Letter confirming final decision on appeal for gross misconduct

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What’s a letter confirming final decision on appeal for gross misconduct and when do you need it?

This is the last letter in our suite of materials to support you where:

• you have been following your disciplinary process• you have decided to dismiss an employee• that employee has appealed your decision, and• you have held an appeal hearing, after which• you have now reached the final conclusion that is set out in this template letter.

The letter contains several drafting options, designed to reflect the different conclusions you have may reached:

  1. to stick to your earlier decision to dismiss the employee – i.e. nothing has changed
  2. to revoke your earlier dismissal decision – which has the effect of it never having been made (the employee is reinstated on their earlier employment terms)
  3. to vary your earlier dismissal decision – which you will need to explain.

In each case, the letter prompts you to make clear why you have reached this decision. It also expressly states that this is your final decision in the process and there are no further rights of appeal under your disciplinary process.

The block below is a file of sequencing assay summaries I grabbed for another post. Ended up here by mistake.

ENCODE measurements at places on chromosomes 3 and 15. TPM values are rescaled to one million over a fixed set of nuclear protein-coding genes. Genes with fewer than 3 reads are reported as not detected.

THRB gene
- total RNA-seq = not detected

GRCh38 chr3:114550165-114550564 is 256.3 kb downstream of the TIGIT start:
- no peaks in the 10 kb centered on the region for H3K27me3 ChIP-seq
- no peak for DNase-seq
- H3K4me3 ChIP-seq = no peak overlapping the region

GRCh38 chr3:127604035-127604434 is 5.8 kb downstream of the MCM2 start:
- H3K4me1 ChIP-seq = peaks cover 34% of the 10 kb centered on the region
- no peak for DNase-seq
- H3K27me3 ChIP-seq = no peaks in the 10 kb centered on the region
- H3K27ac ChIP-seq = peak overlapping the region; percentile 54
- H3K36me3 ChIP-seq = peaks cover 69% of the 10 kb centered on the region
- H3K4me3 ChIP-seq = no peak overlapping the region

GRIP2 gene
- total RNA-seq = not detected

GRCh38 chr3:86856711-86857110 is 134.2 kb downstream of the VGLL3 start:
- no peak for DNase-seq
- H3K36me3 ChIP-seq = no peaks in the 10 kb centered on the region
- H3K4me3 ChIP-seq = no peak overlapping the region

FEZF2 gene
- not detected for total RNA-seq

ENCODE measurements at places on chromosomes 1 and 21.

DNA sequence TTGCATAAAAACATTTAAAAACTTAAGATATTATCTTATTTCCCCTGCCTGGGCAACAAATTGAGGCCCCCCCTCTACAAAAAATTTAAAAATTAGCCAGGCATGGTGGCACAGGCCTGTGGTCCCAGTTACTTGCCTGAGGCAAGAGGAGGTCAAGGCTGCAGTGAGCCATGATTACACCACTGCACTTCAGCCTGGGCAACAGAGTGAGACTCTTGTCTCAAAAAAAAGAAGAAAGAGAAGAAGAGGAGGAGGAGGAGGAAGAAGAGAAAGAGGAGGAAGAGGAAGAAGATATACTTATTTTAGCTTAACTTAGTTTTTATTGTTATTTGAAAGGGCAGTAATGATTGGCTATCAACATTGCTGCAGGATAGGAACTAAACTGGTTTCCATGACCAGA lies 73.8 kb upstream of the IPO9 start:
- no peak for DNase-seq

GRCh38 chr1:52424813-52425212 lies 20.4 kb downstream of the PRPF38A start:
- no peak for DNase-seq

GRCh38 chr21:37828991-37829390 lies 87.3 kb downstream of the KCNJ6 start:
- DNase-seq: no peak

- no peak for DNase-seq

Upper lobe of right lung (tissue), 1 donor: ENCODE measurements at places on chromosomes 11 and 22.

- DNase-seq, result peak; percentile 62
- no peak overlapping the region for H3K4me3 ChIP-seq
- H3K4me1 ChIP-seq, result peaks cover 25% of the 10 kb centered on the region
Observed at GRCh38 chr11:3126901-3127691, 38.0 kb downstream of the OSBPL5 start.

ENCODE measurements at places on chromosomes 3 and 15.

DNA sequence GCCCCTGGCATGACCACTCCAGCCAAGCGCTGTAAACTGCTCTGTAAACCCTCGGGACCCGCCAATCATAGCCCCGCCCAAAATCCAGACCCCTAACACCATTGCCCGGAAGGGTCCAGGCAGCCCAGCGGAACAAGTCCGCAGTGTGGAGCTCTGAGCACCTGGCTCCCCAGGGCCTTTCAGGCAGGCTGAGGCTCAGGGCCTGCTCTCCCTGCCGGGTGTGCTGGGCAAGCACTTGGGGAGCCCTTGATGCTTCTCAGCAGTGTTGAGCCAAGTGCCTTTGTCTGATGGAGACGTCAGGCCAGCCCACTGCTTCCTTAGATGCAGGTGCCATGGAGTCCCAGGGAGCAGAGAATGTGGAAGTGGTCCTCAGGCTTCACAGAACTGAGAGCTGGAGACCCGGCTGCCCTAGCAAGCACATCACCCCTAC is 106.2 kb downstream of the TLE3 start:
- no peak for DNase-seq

If your conclusion carries bad news for the employee, be prepared for the employee to be resentful, which can make communications between you and them quite challenging as well as implementing any next steps that you need to take.

Prior to sending this letter, you may well want to meet with the employee in person, to deliver this message face to face and then hand them the letter during that meeting.

Dismissal always carries risks, so if you are in any doubt about taking the next steps, we recommend first taking some expert advice.

Finally, you should only use this suite of materials in relation to employees. (If you were to apply your disciplinary proceedings to someone who is not an employee, or to treat them in an equivalent manner, this could lead inadvertently to an employment tribunal concluding that that individual does, in fact, have employment status, with the enhanced rights attaching to such status.

It would be better to seek specific advice on how to handle anyone whose conduct is a problem, but who is not an employee.)